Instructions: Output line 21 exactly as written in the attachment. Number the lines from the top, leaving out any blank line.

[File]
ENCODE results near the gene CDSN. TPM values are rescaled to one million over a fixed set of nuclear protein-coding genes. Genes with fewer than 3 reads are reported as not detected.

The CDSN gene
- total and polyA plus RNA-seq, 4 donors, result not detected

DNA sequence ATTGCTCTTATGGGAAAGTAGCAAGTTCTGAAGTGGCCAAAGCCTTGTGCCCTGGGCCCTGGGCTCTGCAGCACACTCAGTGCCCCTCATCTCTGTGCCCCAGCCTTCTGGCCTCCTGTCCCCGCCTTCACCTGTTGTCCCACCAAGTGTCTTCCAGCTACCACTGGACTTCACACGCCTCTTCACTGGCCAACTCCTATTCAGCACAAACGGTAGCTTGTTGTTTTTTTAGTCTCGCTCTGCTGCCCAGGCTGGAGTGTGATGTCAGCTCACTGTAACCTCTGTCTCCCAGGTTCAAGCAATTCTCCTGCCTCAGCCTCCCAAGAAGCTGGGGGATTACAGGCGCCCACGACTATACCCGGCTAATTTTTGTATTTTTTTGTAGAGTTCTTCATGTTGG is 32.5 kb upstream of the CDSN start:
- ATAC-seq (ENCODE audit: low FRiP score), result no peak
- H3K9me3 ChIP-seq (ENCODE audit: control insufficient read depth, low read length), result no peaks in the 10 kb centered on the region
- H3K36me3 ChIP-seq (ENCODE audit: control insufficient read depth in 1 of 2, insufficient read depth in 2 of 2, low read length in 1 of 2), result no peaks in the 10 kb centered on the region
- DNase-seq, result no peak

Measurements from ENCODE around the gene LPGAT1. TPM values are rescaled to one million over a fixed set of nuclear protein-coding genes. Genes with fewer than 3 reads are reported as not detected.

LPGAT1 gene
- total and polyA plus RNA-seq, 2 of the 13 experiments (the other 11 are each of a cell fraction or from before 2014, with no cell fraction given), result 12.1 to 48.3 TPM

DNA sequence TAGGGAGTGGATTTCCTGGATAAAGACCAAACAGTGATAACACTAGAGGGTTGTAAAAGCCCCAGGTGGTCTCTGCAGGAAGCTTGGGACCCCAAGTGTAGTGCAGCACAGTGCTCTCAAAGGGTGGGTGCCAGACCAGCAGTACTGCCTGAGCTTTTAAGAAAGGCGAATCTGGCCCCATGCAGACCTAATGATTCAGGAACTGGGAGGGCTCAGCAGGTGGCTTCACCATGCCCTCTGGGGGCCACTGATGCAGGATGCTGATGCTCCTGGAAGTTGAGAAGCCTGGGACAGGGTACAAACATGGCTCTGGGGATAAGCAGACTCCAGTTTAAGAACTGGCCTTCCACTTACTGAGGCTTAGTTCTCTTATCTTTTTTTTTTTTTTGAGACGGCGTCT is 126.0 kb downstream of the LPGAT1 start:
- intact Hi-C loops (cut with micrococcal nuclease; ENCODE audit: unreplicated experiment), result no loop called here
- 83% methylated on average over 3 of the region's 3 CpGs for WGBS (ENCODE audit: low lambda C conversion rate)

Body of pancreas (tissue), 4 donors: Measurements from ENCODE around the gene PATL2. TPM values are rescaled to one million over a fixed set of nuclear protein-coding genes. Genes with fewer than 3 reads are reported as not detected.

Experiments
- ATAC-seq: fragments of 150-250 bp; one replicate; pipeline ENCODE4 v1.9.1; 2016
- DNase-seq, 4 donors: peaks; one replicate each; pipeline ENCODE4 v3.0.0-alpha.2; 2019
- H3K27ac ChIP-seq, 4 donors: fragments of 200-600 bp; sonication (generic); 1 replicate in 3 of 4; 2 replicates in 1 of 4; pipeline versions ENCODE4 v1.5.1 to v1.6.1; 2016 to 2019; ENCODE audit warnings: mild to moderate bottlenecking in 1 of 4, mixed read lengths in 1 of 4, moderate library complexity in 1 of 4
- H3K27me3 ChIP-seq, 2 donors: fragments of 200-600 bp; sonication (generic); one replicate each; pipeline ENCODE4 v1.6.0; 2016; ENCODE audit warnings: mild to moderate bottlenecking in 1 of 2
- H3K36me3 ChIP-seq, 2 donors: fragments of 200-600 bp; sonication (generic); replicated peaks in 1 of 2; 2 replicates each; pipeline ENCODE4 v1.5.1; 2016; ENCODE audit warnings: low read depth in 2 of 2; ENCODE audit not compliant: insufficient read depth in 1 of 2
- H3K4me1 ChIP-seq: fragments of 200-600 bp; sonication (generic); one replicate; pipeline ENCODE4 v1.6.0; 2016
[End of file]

- H3K36me3 ChIP-seq, 2 donors: fragments of 200-600 bp; sonication (generic); replicated peaks in 1 of 2; 2 replicates each; pipeline ENCODE4 v1.5.1; 2016; ENCODE audit warnings: low read depth in 2 of 2; ENCODE audit not compliant: insufficient read depth in 1 of 2